Turkey, one of the five major ship recycling nations in the world & Mavi Marmara…


Turkey, a major ship recycling nation, signs UN convention 

  

Turkey, one of the five major ship recycling nations in the world, has signed the United Nations-backed treaty promoting the environmentally friendly recycling of ships. 

The Hong Kong International Convention for the Safe and Environmentally Sound Recycling of Ships, adopted in May last year, is aimed at ensuring that ships, when being recycled at the end of their operational lives, do not pose an unnecessary risk to human health and safety or the environment. 

It was signed yesterday in London by Ünal Çeviköz, Turkey’s Permanent Representative to the International Maritime Organization – the UN agency that developed the convention – at IMO’s headquarters in London. 

The convention deals with all major issues surrounding ship recycling, including the fact that ships sold for scrapping may contain environmentally hazardous substances such as asbestos, heavy metals, hydrocarbons, ozone-depleting substances and others. It also tackles concerns about the working and environmental conditions at many ship recycling locations. 

In addition, the convention regulates the design, construction, operation and preparation of ships so as to facilitate safe and environmentally sound recycling – without compromising the ships’ safety and operational efficiency. It focuses on the operation of ship recycling facilities in a safe and environmentally sound manner, as well as on establishment of an appropriate enforcement mechanism for ship recycling – including certification and reporting requirements. 

The text of the convention was developed over a three-year period, with input from IMO Member States and relevant non-governmental organizations (NGOs), in cooperation with the International Labour Organization (ILO) and the Parties to the Basel Convention on the Control of Transboundary Movements of Hazardous Wastes and their Disposal. 

The Convention has been open for signature by any State since 1 September 2009 and will remain so until next Tuesday. Thereafter, it will be open for accession by any State. 

It will enter into force 24 months after the date on which 15 States, representing 40 per cent of world merchant shipping by gross tonnage, have either signed it without reservation as to ratification, acceptance or approval, or have deposited instruments of ratification, acceptance, approval or accession with the IMO Secretary-General. The combined maximum annual ship recycling volume of those States during the preceding 10 years must constitute not less than 3 per cent of their combined merchant shipping tonnage.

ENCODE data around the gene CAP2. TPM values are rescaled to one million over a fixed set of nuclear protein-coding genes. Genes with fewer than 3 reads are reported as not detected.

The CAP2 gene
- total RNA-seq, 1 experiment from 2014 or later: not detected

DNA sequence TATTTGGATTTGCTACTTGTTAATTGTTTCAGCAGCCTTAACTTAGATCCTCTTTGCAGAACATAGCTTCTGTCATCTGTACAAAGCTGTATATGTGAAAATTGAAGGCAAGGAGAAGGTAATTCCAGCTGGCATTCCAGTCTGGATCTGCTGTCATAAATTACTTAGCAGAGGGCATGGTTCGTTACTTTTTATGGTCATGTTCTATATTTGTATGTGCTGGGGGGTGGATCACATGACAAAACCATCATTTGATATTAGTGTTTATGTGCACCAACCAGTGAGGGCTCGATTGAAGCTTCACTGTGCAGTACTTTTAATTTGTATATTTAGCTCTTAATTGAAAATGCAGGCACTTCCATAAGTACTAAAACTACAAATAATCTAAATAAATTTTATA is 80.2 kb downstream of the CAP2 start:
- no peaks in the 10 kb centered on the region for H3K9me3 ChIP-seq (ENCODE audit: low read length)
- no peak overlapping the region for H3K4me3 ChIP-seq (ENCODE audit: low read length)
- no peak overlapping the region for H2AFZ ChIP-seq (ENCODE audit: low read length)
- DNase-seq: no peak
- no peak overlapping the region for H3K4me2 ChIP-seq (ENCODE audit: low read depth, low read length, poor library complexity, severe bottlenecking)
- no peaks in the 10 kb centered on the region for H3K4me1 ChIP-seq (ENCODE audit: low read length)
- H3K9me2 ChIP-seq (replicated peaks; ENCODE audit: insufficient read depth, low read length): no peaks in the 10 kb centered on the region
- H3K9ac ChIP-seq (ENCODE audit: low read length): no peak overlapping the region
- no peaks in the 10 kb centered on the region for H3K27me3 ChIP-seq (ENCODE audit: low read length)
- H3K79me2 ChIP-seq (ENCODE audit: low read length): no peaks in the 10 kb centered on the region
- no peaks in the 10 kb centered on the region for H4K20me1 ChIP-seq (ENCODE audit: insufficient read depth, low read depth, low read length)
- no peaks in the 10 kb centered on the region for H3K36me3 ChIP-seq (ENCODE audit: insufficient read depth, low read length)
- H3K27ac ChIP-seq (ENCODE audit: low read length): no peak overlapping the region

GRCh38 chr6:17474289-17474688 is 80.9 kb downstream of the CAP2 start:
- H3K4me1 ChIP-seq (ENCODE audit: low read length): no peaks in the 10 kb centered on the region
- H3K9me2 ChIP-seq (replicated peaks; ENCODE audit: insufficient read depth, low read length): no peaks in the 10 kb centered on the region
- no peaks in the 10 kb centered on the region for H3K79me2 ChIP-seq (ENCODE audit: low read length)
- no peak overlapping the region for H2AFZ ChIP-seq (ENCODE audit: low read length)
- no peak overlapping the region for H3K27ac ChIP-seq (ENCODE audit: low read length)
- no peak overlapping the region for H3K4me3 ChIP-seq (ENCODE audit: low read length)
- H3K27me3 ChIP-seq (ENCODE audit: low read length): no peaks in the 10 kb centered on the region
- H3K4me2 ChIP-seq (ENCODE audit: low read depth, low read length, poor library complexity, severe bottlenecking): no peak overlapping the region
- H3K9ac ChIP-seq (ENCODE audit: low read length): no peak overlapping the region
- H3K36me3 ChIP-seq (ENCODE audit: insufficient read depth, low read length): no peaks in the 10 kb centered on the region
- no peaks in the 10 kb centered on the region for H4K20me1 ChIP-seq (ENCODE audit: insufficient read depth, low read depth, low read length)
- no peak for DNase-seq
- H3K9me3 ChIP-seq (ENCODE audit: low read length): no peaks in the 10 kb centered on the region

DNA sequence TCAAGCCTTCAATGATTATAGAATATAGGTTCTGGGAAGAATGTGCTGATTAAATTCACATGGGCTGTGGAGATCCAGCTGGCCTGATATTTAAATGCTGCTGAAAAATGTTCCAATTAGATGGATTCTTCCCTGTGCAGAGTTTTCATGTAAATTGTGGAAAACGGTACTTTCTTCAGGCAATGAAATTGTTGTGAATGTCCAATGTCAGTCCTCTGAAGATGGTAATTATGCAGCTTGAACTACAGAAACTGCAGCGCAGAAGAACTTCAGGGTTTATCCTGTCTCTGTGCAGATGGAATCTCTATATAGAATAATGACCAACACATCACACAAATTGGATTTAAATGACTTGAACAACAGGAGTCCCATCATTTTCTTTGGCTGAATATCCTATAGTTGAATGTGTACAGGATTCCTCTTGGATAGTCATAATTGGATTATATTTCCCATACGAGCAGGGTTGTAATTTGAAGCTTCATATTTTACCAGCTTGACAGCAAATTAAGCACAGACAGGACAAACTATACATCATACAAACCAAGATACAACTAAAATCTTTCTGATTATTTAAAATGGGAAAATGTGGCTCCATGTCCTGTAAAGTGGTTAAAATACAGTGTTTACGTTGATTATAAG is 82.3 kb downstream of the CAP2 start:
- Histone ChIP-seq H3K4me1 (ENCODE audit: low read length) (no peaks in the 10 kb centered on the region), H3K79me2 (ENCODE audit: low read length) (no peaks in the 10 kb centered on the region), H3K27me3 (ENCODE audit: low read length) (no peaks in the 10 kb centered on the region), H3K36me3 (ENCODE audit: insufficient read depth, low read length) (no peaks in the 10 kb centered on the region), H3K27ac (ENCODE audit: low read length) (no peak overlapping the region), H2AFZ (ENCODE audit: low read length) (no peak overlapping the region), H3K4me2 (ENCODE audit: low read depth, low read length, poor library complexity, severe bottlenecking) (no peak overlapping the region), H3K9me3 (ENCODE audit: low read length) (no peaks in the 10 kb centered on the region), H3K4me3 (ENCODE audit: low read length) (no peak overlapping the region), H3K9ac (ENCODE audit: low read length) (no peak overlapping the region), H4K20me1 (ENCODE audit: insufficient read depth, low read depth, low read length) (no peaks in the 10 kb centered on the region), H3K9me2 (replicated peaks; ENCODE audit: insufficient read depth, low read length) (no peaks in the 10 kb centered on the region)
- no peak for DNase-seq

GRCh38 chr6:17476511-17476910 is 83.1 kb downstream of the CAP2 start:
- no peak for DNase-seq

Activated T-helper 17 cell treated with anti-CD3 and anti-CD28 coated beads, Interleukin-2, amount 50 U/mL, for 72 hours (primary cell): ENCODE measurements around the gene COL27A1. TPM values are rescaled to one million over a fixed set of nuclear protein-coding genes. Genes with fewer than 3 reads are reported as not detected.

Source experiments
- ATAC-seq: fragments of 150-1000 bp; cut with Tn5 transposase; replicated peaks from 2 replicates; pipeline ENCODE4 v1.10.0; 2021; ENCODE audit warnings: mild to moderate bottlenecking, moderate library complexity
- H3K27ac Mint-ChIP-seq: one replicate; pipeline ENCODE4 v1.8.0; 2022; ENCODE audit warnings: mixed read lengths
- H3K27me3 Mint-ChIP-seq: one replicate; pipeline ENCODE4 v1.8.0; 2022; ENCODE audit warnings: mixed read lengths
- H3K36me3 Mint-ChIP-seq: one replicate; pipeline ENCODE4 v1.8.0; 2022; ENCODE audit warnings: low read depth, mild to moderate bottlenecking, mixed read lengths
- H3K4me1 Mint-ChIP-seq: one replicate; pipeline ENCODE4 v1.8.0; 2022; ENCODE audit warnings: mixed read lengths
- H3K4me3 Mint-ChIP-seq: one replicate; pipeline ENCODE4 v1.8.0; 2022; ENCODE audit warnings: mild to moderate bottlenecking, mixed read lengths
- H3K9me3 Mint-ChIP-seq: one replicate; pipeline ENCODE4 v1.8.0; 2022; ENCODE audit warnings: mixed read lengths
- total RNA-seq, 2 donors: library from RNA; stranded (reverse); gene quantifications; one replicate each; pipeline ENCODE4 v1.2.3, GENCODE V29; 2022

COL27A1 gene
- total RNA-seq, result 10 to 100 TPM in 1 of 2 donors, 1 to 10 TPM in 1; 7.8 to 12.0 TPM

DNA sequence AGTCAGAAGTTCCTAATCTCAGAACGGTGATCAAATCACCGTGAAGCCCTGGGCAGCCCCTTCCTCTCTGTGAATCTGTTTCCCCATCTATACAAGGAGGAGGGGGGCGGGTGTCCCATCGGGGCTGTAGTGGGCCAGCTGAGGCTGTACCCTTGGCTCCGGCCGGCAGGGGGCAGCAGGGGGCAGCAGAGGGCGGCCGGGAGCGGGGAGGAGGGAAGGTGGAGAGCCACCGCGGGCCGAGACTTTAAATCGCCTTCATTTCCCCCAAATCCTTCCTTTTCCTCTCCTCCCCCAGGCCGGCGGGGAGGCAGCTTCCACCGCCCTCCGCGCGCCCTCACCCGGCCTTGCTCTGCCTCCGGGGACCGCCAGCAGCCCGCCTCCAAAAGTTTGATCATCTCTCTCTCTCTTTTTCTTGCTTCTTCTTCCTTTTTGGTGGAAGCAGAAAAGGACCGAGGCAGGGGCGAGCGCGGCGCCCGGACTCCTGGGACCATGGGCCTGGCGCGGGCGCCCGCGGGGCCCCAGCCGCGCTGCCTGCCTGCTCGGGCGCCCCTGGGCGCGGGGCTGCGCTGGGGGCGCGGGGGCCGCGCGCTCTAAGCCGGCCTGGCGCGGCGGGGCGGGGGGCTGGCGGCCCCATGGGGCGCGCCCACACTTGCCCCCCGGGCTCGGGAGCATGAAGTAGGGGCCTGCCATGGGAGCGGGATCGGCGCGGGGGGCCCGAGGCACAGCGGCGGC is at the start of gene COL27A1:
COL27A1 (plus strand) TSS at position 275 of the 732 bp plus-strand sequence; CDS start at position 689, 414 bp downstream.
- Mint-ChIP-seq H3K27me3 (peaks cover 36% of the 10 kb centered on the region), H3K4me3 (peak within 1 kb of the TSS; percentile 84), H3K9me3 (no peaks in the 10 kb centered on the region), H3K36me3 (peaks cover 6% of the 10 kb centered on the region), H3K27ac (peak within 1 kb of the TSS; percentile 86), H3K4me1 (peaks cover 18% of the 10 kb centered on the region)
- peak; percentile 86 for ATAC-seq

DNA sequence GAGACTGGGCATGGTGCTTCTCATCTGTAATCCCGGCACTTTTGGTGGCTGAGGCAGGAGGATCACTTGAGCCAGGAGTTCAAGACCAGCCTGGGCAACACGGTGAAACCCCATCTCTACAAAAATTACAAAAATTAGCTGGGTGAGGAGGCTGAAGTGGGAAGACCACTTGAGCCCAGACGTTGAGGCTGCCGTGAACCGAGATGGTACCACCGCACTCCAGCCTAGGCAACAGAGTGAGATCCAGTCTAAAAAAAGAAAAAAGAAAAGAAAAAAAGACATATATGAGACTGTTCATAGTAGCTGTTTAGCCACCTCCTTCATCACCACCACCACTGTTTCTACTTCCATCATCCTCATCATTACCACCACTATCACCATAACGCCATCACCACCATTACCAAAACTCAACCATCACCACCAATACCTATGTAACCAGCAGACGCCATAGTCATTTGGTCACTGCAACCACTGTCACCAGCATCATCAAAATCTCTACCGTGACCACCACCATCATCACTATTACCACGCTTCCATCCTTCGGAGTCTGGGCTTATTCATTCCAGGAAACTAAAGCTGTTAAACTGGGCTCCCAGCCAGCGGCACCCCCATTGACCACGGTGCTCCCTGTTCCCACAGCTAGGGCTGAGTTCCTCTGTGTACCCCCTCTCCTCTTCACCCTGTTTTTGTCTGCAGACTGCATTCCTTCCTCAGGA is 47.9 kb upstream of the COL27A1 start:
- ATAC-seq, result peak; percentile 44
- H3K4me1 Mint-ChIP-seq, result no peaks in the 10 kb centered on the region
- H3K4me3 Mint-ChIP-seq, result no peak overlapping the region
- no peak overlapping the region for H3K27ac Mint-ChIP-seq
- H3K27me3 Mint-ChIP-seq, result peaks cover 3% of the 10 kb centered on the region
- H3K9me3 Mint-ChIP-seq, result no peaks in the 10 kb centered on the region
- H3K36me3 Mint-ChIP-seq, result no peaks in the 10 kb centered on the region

To date, the Convention has been signed, subject to ratification or acceptance, by France, Italy, the Netherlands, Saint Kitts and Nevis and Turkey. 

At the signing, IMO Secretary-General Efthimios E. Mitropoulos and Mr. Çeviköz expressed the wish that other major ship recycling nations would join the convention as soon as possible. 

  

  

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UN Human Rights Council mission on flotilla incident concludes visit to Turkey 

  

The United Nations Human Rights Council’s international, independent fact-finding mission of high-level experts inquiring into the Gaza flotilla incident on 31 May has wrapped up a week-long visit to Turkey. 

The three experts interviewed Government officials and witnesses who provided first-hand information on the incident, according to a press statement issued today by the Council in Geneva. 

Technical and legal experts accompanying the mission also held meetings with forensic and judiciary officials and inspected the ship Mavi Marmara, which was part of the flotilla. 

The team now heads to Jordan on Sunday for a seven-day visit in which they will interview witnesses based in Jordan and neighbouring countries. 

The 47-member Council voted in early June to dispatch the mission to inquire into the incident regarding the flotilla, which had departed Turkey and was bound for the Gaza Strip. It is slated to present its report at the Council’s next session in September. 

Judge Karl Hudson-Phillips, a former judge with the International Criminal Court (ICC), chairs the mission, and the other members are Sir Desmond de Silva, a former chief prosecutor at the UN-backed Special Court for Sierra Leone (SCSL), and Shanthi Dairiam, a former member of the UN Committee on the Elimination of Discrimination against Women. 

Also expected to deliver a report in September is Secretary-General Ban Ki-moon’s panel of inquiry into the incident. 

That four-member panel, which started discussions earlier this month on how to carry out its work, is not designed to determine individual criminal responsibility, but to examine and identify the facts, circumstances and the context of the flotilla incident. 

As part of that, the panel will receive and review the reports of national investigations into the incident and request clarifications and information as it needs from national authorities. 

  

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